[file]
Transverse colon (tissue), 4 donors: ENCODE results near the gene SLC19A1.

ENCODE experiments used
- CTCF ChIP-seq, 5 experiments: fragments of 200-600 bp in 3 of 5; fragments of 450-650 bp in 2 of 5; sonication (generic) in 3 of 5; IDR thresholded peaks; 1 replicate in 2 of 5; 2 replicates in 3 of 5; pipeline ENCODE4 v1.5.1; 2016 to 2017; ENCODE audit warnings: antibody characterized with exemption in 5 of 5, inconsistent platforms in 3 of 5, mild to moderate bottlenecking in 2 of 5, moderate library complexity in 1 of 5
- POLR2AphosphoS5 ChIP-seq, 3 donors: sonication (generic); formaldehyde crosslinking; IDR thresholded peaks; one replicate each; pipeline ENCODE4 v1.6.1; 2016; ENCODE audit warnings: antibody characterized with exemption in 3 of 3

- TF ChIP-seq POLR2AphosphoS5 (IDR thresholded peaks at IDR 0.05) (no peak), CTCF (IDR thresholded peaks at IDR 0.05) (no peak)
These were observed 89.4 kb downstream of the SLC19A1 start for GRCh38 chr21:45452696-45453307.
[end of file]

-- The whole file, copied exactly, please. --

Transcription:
Transverse colon (tissue), 4 donors: ENCODE results near the gene SLC19A1.

ENCODE experiments used
- CTCF ChIP-seq, 5 experiments: fragments of 200-600 bp in 3 of 5; fragments of 450-650 bp in 2 of 5; sonication (generic) in 3 of 5; IDR thresholded peaks; 1 replicate in 2 of 5; 2 replicates in 3 of 5; pipeline ENCODE4 v1.5.1; 2016 to 2017; ENCODE audit warnings: antibody characterized with exemption in 5 of 5, inconsistent platforms in 3 of 5, mild to moderate bottlenecking in 2 of 5, moderate library complexity in 1 of 5
- POLR2AphosphoS5 ChIP-seq, 3 donors: sonication (generic); formaldehyde crosslinking; IDR thresholded peaks; one replicate each; pipeline ENCODE4 v1.6.1; 2016; ENCODE audit warnings: antibody characterized with exemption in 3 of 3

- TF ChIP-seq POLR2AphosphoS5 (IDR thresholded peaks at IDR 0.05) (no peak), CTCF (IDR thresholded peaks at IDR 0.05) (no peak)
These were observed 89.4 kb downstream of the SLC19A1 start for GRCh38 chr21:45452696-45453307.